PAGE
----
I will start this post with a simple statement…
The IED is not going to go away any time soon
Whether we engage in asymmetric conflicts or those against traditional state actors the likelihood of the IED being used is extremely high, the genie is out of the bottle and cannot be pushed back in. This presents a significant challenge because traditional armoured vehicle design tended to concentrate on direct fire and shell fragmentation as the main threats; these of course don’t go away. We have covered the IED and vehicular design strategies in a couple of previous posts here and here but to summarise; passive vehicular design is just one facet of a diverse approach to defeating the threat.
I am planning a separate post on IED’s and specifically route clearance (where is Talisman?) but this post is about vehicles so will concentrate on this aspect for now.
A Mechanised Brigade will utilise four principle vehicle types, light and medium weight protected mobility, FRES and ‘others’, the others section includes everything from quad bikes to 15 tonne trucks and combat engineering vehicles. FRES is going to be built on the ASCOD2 base platform, we have rehearsed the arguments for and against but the fact is, ASCOD2 it is. One of the problems with FRES, amongst many it must be said, is that it was too ambitious, trying to replace most of the established vehicles with a single family. It has now developed into what looks like a simple and achievable set of vehicle replacements.
Operations in Iraq and Afghanistan have resulted in a wide range of UOR vehicles, from diesel quads to the Mastiff. Although the UOR process has been a success it is a fundamental admission of failure, the Army were woefully unprepared. The Snatch Land Rover issue has been covered by many blogs and online sources so doesn’t need rehashing here but if I can summarise, great vehicle, wrong time and place. The Army now has a wide range of disparate vehicles so the challenge will be to create some form of medium to longer term strategy that reduces this logistically challenging diversity, whilst still meeting contingent requirements.
For an idea of the wide range of vehicle types have a look here
In our ideas for restructure the Warrior and Challenger are moved out of the Mechanised Brigades and into square Armoured Brigades. Although air mobility is sometimes overstated the Mechanised Brigade must be able to have the bulk of its equipment moved by the A400 with some of the heavier types by C17. Generally speaking, most movements inter and intra theatre will be carried out by sea and road but the flexibility to deploy small units by air should be retained. The proposal called for 3 Mechanised Infantry Battalions and 1 Medium Armour Support/Reconnaissance Regiment per Brigade.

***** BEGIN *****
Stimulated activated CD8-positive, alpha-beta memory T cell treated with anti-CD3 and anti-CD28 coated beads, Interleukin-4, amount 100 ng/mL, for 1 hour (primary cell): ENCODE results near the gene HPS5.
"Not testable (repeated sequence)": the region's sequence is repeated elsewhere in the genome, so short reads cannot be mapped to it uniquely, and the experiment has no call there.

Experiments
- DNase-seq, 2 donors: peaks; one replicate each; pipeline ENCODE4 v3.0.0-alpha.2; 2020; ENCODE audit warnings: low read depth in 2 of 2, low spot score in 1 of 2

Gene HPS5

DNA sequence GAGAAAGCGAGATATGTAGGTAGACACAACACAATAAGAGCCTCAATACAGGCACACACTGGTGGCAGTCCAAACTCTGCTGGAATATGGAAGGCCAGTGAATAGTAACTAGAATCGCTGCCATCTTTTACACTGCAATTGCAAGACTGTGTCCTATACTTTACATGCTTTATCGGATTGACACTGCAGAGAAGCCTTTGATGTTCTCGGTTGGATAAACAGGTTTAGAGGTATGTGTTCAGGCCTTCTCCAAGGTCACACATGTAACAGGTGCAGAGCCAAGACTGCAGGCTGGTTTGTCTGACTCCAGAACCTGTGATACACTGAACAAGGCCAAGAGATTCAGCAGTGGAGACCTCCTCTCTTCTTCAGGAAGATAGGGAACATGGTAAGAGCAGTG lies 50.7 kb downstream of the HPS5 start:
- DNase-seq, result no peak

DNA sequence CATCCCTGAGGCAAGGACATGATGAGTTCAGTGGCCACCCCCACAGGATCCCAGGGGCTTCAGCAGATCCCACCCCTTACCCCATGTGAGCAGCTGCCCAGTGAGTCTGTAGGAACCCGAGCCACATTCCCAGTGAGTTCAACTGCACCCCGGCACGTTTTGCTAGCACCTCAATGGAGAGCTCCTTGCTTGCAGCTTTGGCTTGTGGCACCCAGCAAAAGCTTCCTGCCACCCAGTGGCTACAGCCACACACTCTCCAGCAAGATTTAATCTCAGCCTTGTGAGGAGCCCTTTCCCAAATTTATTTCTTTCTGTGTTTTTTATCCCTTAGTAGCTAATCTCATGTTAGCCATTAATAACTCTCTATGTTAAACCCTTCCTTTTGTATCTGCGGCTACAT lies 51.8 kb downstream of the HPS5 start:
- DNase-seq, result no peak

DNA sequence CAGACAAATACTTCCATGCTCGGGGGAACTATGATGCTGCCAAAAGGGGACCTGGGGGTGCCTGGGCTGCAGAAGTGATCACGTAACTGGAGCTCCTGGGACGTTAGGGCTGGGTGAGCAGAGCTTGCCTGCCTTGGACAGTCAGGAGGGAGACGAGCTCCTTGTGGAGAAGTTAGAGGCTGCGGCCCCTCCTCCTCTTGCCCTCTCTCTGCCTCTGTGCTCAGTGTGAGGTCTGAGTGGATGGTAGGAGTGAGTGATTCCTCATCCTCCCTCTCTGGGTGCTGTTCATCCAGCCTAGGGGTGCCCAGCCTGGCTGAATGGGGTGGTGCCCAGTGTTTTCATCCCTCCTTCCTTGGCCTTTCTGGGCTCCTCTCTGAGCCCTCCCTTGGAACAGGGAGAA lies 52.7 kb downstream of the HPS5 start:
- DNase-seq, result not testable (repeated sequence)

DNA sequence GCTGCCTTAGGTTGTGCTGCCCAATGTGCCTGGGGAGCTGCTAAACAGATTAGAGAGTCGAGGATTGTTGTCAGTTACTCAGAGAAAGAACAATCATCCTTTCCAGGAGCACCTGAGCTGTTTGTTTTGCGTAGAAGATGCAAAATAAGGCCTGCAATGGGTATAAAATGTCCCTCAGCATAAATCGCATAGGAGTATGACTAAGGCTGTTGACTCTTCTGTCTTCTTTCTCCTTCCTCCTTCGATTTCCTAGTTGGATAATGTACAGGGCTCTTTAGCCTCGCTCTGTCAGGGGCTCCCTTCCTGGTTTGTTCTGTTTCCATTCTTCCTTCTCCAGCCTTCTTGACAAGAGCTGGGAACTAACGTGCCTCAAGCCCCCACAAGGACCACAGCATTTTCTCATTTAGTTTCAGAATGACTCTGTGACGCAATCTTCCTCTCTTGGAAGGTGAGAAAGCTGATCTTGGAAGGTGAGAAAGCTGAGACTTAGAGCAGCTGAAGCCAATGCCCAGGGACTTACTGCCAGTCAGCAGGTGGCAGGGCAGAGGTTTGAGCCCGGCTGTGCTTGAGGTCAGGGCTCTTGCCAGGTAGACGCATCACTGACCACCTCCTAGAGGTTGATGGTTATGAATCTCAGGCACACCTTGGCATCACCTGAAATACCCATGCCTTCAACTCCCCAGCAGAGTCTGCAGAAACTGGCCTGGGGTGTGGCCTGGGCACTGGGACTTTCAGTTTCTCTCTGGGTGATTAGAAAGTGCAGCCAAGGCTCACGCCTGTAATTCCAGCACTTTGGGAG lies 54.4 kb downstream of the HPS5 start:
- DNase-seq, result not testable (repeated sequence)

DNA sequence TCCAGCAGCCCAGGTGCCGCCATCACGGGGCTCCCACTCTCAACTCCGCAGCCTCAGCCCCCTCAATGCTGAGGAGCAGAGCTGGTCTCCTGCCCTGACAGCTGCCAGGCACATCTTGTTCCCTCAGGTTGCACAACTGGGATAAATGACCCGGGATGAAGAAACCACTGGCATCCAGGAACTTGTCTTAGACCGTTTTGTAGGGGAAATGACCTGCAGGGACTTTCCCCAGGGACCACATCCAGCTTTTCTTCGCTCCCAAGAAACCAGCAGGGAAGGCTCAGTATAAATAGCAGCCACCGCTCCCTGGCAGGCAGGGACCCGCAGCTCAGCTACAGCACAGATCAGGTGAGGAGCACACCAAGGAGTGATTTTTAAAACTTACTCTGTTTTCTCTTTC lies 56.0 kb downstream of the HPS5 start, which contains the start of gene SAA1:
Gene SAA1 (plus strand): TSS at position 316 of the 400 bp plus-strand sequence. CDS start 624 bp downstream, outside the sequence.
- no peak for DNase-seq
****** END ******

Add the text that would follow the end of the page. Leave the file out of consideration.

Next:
What vehicle types for these Mechanised Infantry Battalions, going back a few years one can start to see a few ideas beginning to form…
The length of time it took to deploy heavy ground forces to Kosovo led to calls to make armies more deployable i.e. lighter so they could be delivered by fast aircraft, not by slow ships and be self deployable by ground over strategic distances.
The fact that the Russians embarrassingly beat NATO to the airport at Pristina using wheeled, vehicles driven from Bosnia further reinforced the medium weight argument. It was argued that the problem was the existing tracked vehicle fleet; it being too heavy. Protection could be sacrificed to make vehicles lighter as this reduction in capability could be more than compensated for by the improved situational awareness and information superiority afforded by network centric capabilities and integrated sensor platforms.